6. Güemes Artiles M, Sanz Alvarez E, Garcia Sánchez-Colomer M. Adverse reactions and other drug-related problems in an emergency service department. Rev Esp Salud Publica 1999;73:511-8.
  7. Spollett G. Case study : A patient with uncontrolled Type 2 diabetes and complex comorbidities whose diabetes care is managed by an advanced practice nurse. Diabetes Spectr 2003;16:32-6.
  8. Eichenberger PM, Lampert ML, Kahmann IV, van Mil JW, Hersberger KE. Classification of drug-related problems with new prescriptions using a modified PCNE classification system. Pharm World Sci 2010;32:362-72.
  9. Kempen TG, van de Steeg-van Gompel CH, Hoogland P, Liu Y, Bouvy ML. Large scale implementation of clinical medication reviews in dutch community pharmacies: Drug-related problems and interventions. Int J Clin Pharm 2014;36:630-5.
  10. Nishtala PS, McLachlan AJ, Bell JS, Chen TF. A retrospective study of drugrelated problems in australian aged care homes: Medication reviews involving pharmacists and general practitioners. J Eval Clin Pract 2011;17:97-103.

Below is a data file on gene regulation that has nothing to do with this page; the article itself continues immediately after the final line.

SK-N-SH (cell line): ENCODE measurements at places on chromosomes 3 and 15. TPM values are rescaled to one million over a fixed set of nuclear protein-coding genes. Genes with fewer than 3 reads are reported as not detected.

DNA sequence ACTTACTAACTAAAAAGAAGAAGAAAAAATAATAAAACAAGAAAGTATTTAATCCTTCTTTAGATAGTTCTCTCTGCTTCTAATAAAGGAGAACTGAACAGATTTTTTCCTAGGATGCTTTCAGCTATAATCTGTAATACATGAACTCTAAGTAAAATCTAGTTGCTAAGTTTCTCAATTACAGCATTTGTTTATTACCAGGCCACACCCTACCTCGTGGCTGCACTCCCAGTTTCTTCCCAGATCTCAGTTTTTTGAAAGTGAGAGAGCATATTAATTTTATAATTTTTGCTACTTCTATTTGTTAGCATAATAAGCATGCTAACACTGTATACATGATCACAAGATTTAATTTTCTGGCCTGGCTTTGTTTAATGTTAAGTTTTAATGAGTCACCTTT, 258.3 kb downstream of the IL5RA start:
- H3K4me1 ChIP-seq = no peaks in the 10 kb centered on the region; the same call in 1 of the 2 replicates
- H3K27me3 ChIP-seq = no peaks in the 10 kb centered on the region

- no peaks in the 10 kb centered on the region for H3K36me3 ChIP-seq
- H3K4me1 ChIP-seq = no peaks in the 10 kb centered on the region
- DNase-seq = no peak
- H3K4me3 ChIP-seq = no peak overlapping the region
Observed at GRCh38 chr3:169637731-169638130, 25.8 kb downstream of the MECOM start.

11. Rajaei-Dehkordi Z, MacPherson G. Drug-related problems in older people. Nurs Times 1997;93:54-6.
  12. Sharma A, Baldi A, Sharma DK. Drug-induced generalized skin eruption in a diabetes mellitus patient receiving a metformin plus simvastatin in a tertiary care teaching hospital in Punjab. Curr Res Diabetes Obes J 2017;4:4-6.
  13. Kushawaha SK, Sharma A, Ralta A, Sharma R, Raj D. Pharmacovigilance study : Drugs used in the treatment of tuberculosis at civil hospital rohru (Shimla), Himachal Pradesh. Int J Adv Case Rep 2014;1:37-41.
  14. Sharma A, Baldi A, Sharma DK. Drug utilization study at tertiary care hospitals in punjab. Adv Res Gastroentero Hepatol 2017;7(5):101-5.
  15. Gastelurrutia P, Benrimoj SI, Espejo J, Tuneu L, Mangues MA, Bayes-Genis A. Negative clinical outcomes associated with drug-related problems in heart failure (HF) outpatients: Impact of a pharmacist in a multidisciplinary HF clinic. J Card Fail 2011;17:217-23.